Resources for dealing with depression

Johns Hopkins mySupport offers counseling, webinars, and more for employees and their family members

Illustration of sad-looking woman with clouds and lightning bolts hovering over her head


This content is provided to Johns Hopkins employees through a partnership with mySupport, JHU Wellness Programs, and Resources for Living.

October is Depression Awareness Month, and Johns Hopkins faculty, staff, and their household family members may be especially impacted by depression this year as the global pandemic continues.

Depression is a real illness and can wreak havoc on your life, job, relationships, and more. Johns Hopkins mySupport wants to remind you there is help for people who have depression. There are several treatment methods, including talking to a counselor and taking medication prescribed by a professional. Exercise, healthy eating, and learning to change your thought processes are other effective strategies. mySupport counselors are available 24/7, 365 days a year, to assist with emotional support and daily life assistance. To reach a counselor, call 443-997-7000, option 2.

In addition, the university is offering a wide range of depression-focused resources including webinars, videos, articles, and online screening tools.

Webinar for managers (meets CDC Scorecard requirements)

Helping Managers Recognize and Respond to Depression in the Workplace
Relationship or work challenges, grief and loss, and local or national crises can leave us feeling blue. This sadness is a normal part of the human experience. When a range of other symptoms accompany the sadness and last for weeks instead of days, the "blues" may have developed into clinical depression. Depression often impacts multiple areas of life, including productivity and behavior at work. Join a mySupport clinician from 3 to 4 p.m. on Wednesday, Oct. 20, to learn about depression, its impact on the workplace, and how managers can help employees whose work performance may be affected by it. Register here.

Webinars for ALL on understanding and managing depression

Understanding and Treating Depression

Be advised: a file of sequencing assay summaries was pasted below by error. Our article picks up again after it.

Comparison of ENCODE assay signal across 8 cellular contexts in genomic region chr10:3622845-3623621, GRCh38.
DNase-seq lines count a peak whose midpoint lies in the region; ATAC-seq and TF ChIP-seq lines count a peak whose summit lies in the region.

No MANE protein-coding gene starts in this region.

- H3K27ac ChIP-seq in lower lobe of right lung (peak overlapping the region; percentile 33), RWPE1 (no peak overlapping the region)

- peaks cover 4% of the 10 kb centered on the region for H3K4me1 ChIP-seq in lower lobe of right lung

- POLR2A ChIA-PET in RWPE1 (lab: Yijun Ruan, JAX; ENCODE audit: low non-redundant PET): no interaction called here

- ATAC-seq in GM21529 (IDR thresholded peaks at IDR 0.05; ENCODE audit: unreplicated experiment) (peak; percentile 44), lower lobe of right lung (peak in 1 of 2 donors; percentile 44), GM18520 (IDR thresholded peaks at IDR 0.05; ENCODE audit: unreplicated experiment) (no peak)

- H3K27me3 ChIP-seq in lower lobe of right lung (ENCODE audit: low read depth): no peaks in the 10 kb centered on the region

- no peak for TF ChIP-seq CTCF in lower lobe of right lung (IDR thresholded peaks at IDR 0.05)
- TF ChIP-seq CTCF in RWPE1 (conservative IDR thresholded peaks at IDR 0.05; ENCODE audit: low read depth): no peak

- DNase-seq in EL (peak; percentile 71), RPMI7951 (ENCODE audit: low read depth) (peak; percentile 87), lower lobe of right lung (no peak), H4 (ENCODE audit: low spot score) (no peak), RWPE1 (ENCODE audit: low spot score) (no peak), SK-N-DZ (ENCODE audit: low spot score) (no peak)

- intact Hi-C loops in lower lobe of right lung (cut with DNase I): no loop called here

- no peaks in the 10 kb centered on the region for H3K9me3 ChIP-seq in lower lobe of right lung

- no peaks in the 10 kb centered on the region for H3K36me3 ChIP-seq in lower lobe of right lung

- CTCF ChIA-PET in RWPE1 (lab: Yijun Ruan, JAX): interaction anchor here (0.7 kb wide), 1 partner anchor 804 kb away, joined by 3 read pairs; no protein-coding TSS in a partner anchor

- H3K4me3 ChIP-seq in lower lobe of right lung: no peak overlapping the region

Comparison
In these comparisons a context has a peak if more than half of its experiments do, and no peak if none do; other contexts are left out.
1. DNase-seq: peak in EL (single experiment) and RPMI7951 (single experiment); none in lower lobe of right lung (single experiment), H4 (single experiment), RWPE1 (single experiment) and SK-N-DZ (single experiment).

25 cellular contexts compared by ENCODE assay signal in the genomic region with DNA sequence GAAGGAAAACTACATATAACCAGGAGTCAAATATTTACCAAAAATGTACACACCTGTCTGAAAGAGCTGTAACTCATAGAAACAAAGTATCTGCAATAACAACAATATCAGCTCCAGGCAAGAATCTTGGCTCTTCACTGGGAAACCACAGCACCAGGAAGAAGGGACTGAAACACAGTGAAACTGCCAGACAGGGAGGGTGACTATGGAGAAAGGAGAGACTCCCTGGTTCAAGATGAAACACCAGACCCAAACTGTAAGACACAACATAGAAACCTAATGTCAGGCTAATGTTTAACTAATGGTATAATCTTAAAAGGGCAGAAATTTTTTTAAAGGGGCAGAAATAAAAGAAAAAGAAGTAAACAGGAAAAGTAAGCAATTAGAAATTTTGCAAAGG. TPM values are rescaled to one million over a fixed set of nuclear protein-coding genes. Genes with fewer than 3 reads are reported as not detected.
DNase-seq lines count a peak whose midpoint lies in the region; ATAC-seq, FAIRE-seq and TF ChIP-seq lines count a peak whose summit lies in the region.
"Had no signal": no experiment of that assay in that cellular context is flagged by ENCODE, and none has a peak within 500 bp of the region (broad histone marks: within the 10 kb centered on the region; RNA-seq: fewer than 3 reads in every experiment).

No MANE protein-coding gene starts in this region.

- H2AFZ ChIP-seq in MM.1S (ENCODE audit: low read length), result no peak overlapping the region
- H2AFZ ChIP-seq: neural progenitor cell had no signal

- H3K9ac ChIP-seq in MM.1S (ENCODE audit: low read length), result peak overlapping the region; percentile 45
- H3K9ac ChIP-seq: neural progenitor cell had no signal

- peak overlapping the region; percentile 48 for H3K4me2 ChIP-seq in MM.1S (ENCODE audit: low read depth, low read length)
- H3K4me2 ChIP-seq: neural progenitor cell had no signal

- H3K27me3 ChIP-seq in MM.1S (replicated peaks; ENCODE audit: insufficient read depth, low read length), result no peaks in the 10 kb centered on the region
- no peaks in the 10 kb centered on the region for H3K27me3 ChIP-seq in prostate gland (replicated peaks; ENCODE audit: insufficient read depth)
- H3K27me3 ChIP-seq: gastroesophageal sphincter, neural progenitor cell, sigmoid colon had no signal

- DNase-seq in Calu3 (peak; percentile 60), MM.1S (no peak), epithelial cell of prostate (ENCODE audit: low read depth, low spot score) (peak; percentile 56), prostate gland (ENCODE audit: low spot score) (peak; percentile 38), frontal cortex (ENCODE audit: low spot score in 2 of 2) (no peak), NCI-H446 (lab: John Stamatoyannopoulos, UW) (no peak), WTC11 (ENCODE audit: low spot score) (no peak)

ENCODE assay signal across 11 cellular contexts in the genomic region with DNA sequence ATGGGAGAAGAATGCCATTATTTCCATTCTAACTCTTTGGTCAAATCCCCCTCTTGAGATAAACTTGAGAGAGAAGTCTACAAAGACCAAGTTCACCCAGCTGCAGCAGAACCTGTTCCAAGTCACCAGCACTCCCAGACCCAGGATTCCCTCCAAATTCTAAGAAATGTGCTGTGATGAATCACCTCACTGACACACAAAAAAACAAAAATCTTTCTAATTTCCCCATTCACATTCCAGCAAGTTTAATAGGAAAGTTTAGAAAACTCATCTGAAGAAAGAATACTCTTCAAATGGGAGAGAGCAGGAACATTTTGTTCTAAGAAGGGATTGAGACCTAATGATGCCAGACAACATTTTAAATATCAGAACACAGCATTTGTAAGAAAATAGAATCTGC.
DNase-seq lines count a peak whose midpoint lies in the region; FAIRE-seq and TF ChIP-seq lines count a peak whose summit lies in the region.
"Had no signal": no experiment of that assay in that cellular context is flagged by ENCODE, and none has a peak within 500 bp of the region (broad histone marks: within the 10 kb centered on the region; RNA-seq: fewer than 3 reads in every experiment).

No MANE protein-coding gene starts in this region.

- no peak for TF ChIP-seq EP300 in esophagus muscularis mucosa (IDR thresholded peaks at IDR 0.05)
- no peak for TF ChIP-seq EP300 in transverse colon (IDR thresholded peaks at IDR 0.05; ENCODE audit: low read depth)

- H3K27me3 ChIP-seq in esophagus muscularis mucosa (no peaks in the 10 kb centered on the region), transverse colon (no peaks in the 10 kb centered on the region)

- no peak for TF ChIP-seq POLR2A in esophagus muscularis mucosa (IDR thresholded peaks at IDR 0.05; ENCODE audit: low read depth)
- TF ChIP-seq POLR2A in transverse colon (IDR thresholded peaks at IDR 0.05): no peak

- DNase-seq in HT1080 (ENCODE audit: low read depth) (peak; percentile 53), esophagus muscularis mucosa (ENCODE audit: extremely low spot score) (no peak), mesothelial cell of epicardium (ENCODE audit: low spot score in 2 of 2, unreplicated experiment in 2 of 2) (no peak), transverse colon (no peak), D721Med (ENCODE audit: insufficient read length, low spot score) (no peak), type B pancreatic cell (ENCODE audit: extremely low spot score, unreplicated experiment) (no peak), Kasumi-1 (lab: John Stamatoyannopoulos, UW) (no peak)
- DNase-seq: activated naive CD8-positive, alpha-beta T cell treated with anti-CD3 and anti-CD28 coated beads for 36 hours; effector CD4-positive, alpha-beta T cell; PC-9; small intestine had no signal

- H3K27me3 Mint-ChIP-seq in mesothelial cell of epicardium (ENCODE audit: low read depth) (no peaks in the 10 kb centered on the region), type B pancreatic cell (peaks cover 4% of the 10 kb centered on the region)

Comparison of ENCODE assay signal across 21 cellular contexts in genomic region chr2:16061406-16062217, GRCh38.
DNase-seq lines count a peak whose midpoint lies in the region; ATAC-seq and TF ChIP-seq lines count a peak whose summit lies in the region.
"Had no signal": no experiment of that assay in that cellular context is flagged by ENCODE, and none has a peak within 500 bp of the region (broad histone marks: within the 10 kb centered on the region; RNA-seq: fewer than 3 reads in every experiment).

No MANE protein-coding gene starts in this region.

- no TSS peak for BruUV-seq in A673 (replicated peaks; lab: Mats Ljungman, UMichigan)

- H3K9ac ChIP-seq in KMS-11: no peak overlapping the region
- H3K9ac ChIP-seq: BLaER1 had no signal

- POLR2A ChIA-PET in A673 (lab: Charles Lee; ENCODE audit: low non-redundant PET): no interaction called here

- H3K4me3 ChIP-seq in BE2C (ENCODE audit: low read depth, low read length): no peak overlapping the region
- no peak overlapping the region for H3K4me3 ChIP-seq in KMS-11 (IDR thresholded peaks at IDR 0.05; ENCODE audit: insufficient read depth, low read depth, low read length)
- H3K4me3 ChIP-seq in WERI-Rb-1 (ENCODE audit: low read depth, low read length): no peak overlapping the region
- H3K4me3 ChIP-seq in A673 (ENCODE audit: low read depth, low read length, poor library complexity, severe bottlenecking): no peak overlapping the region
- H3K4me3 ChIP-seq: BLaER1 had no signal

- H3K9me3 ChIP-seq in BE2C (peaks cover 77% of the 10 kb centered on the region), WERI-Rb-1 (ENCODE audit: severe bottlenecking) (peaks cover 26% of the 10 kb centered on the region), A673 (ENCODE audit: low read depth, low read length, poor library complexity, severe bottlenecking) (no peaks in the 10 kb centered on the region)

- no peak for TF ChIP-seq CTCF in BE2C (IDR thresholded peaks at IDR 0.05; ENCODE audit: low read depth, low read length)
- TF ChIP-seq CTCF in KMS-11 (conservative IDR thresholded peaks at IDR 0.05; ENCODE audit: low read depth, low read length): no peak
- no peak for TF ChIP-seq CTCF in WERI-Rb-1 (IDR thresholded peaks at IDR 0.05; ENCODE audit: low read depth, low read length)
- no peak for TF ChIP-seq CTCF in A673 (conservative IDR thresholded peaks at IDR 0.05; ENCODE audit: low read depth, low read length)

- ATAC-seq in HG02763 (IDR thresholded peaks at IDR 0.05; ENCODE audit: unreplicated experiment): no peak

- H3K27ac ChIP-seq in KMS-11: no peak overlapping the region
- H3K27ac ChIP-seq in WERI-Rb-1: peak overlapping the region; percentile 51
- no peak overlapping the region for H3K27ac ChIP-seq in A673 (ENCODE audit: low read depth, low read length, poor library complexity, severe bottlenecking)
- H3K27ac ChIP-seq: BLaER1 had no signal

Clinical depression is a medical disorder that affects approximately 11 million American adults each year. Join a mySupport clinician from noon to 1 p.m. on Thursday, Oct. 21, to learn about the risk factors, signs, and symptoms, as well as effective treatment options for you or someone you care about. Register here.

What resources are available to me, my family, my co-workers, and my team?

MyStrength app
Click here to access the myStrength portal using the access code JHU or JHHS. This app has a mood tracker and evidence-based modules for mood and anxiety management.

Articles, videos, and resources on depression
Click here for articles on depression, depression resource center videos, and information on the Depression and Bipolar Support Alliance, Anxiety and Depression Association of America, and other organizations. Use the access code JHU or JHHS.

Articles, videos, and resources on suicide and how to help someone who's having suicidal thoughts.
If you or someone you know is in crisis, you can reach out to mySupport or the National Suicide Prevention Hotline at 800-273-TALK (8255). Click here for articles to help understand and prevent suicide, the suicide resource center, and additional national suicide resources. Use the access code JHU or JHHS.

Talk Saves Lives training
Talk Saves Lives is an online tool designed to help you understand depression and suicide and know its warning signs. Then you can start the conversation. Click here to start the training. Use the access code JHU or JHHS.

Online depression screening
Depression is more than feeling sad or blue. Real depression gets in the way of you being you. It can stem from family history, a life event, a health condition … or no reason you can understand. Whatever the cause, depression is treatable. And you've got support along your journey.

If you are ready to check in on how you are feeling, try the depression assessment. It's just 10 simple questions to help you tune in to your feelings. Click here and use the access code JHU or JHHS to get started. Following the assessment, contact mySupport to connect with an on-site clinician by calling 443-997-7000, option 2, or schedule an appointment online.

How can I get emotional support for myself or a family member immediately?

To receive emotional support in the moment, call 443-997-7000 and press option 2. You will be connected to a clinician who will provide free and confidential emotional support and can help you identify resources and next steps.

What if I am a manager concerned about a member of my team or my whole team?

Click here for information on consulting with a mySupport on-site clinician, referring employees to mySupport directly, making a referral, informal referrals, and crisis response services.

Any other suggestions?

Get moving with BurnAlong. Sign up for your free account today. Movement releases endorphins and increases mood. BurnAlong offers a variety of live and on-demand fitness and emotional support classes for you and your family such as Yoga for Depression. And the best thing about BurnAlong is that you can work out with your family and co-workers. Working out in community is a great tool for prevention and for managing depression. If depression is a result of a chronic condition, you also can find classes to support you in managing it. Email wellnessprograms@jhu.edu with questions.

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